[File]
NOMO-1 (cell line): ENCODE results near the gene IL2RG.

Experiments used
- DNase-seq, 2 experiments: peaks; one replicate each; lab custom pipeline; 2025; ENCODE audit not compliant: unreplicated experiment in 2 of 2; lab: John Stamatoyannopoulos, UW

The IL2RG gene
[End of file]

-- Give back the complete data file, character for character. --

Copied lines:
NOMO-1 (cell line): ENCODE results near the gene IL2RG.

Experiments used
- DNase-seq, 2 experiments: peaks; one replicate each; lab custom pipeline; 2025; ENCODE audit not compliant: unreplicated experiment in 2 of 2; lab: John Stamatoyannopoulos, UW

The IL2RG gene